I – Introduction a – La nature des droits intellectuels

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Mcewan & Tufo Winter 2012


I – Introduction

A – La nature des droits intellectuels

Les livres, les sceaux et les inventions mécaniques ont été les premiers lieux d’une réflexion sur la propriété intellectuelle. Ces objets se confondent à la fois dans l’univers des biens tangibles et celui des intangibles. Le livre est un objet matériel. Le sceau est visible et perceptible. L’invention fonctionne. Pourtant, rapidement, on réalise que l’objet lui-même n’est qu’un véhicule, qu’il soit de papier ou qu’il s’agisse de Kindle, la richesse est ailleurs. Cette « richesse » n’est plus la matière elle-même, mais bien que ce qu’elle transporte. Apparaît ainsi une nouvelle forme de bien, un nouvel objet dont on veut contrôler l’exploitation, un bien immatériel cette-fois : le droit intellectuel..

Objectifs : présenter les principaux droits intellectuels, leurs objets et leurs fonctions.

      1. David Vaver, “The State of The Art” (2011) 32

What is IP?

  • Shorthand for many different rights at CML, equity, and statute. Protect products of the human mind for periods of time against use by others. Incentive to create.

Rights falling under IP:

  • Patents: for new, non-obvious, and useful inventions. Originally had 14 year monopolies for new manner of manufacture accorded by the Crown. Currently 20 years within granting territory, prohibition on exploitation.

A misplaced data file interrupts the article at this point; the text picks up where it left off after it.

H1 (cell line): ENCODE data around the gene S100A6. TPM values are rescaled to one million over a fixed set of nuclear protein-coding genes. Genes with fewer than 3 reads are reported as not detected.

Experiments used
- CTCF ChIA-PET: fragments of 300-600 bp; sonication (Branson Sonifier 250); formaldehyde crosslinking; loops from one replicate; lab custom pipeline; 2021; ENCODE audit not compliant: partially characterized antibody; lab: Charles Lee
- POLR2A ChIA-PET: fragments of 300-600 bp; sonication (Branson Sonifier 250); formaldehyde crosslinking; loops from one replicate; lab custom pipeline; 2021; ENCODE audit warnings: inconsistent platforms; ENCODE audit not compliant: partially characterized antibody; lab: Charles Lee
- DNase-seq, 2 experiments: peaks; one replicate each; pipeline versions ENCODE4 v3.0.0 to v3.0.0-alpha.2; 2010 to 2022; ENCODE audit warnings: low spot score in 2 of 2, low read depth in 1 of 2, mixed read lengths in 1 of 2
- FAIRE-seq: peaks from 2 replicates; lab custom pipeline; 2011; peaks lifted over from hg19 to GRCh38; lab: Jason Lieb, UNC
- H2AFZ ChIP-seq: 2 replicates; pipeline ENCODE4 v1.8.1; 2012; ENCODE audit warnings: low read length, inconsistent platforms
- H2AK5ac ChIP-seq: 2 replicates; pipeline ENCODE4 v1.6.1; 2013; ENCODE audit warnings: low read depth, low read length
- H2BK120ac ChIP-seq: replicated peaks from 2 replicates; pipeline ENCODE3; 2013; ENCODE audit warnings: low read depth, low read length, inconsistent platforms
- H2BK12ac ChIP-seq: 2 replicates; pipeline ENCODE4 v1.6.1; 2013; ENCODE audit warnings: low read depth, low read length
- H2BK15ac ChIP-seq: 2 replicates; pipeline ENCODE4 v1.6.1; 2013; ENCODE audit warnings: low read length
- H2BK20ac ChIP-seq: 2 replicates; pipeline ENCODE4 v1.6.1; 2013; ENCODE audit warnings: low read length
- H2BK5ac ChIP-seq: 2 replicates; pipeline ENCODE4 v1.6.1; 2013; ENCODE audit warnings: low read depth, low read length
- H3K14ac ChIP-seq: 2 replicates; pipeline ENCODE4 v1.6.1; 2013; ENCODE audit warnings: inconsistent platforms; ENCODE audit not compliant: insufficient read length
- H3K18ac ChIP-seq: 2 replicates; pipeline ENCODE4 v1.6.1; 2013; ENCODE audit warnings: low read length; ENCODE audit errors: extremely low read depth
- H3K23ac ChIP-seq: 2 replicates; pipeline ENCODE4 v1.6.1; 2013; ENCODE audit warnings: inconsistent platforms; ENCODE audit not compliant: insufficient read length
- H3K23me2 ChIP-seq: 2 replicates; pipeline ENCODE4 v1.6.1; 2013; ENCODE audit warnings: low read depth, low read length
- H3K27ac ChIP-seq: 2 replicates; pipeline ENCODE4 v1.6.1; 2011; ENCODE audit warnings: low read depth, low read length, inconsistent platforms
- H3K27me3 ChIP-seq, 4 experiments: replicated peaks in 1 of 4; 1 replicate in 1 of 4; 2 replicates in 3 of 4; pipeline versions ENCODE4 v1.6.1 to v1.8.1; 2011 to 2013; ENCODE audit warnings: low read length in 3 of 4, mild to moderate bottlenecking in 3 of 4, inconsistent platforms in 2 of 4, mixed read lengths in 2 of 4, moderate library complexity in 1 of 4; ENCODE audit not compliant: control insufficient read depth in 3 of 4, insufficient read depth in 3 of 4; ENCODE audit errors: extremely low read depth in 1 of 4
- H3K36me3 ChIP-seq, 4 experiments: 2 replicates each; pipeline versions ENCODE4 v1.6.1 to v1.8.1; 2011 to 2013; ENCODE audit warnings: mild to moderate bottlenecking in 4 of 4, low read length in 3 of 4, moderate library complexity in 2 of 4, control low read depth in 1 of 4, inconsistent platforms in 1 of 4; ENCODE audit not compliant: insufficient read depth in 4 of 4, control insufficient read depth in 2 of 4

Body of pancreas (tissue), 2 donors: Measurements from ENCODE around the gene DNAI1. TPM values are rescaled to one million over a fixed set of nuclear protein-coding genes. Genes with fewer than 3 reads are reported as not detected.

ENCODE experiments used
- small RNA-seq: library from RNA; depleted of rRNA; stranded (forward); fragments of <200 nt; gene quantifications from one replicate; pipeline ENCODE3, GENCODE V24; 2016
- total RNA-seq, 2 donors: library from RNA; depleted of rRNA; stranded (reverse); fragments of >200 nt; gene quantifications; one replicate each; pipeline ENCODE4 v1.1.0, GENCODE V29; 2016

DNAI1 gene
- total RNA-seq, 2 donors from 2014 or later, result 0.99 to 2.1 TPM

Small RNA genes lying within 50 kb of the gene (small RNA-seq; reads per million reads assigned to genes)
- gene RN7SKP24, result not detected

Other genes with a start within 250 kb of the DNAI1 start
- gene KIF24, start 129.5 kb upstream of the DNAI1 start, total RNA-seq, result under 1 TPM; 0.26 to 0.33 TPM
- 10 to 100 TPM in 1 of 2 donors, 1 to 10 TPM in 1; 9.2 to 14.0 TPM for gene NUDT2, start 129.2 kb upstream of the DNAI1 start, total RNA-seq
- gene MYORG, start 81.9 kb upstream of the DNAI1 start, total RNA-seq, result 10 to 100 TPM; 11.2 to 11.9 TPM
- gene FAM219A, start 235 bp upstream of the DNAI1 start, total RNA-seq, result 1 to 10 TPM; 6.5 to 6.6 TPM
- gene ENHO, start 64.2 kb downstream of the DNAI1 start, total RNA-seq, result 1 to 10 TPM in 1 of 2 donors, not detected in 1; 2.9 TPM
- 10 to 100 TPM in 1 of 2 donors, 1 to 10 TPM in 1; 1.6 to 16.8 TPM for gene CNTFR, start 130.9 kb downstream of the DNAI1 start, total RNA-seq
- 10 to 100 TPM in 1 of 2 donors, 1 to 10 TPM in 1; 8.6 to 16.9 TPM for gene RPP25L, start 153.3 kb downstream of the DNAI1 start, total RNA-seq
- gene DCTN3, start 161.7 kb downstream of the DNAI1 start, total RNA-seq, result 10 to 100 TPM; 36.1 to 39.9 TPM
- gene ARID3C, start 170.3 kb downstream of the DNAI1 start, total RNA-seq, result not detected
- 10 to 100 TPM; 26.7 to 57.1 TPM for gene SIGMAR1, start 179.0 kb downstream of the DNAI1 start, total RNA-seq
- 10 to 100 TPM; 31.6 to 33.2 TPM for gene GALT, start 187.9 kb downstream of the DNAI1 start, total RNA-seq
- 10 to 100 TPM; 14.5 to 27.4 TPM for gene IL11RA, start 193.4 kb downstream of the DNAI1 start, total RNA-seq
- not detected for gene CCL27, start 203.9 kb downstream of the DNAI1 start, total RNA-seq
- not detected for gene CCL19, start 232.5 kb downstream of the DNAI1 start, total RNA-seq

• Copyright: protection of books now extended to art, drama, music, and almost anything wirtten. Protection against copies, not creation. Long-lasting, 70 year norm.

  • Trademarks: Stop fraudulent imitations and prevent confusion.

Other UK rights: 50 years for performers, 25-35 years for types of plants, up to 15 years for computer chips, 15 years for databases. Also protection from unfair competition.
Common features:

  • Important in business. Tons of value.

  • Expanding subject matter. Movement to expand copyright is mimicked in other fields. Process patents extended to cover products, TMs cover sounds and colors, etc.

  • Increasing intensity of IP rights. i.e. reprints to partial reprints, to subtler forms of imitation. Now, CR = no translation w/o consent.; patents: purposive reading of statues

  • Internationalization of IP rights: adoption of treaties to protect rights, adoption of EU regulations/protocols.

New challenges:

  • Coping with digitization of protected works

  • Coping with incoherence: protect everything, but not a toddler's doodles? Automatic existence of rights v those which must be sough and granted? Necessity of protection – would we be going without innovation? Does the subject matter count or not (i.e. living tissue)?

  • Geopolitical dimensions of protection.

Intellectual component of intellectual property

  • What level of intellectual involvement should be required before protection is afforded?

Property component of intellectual property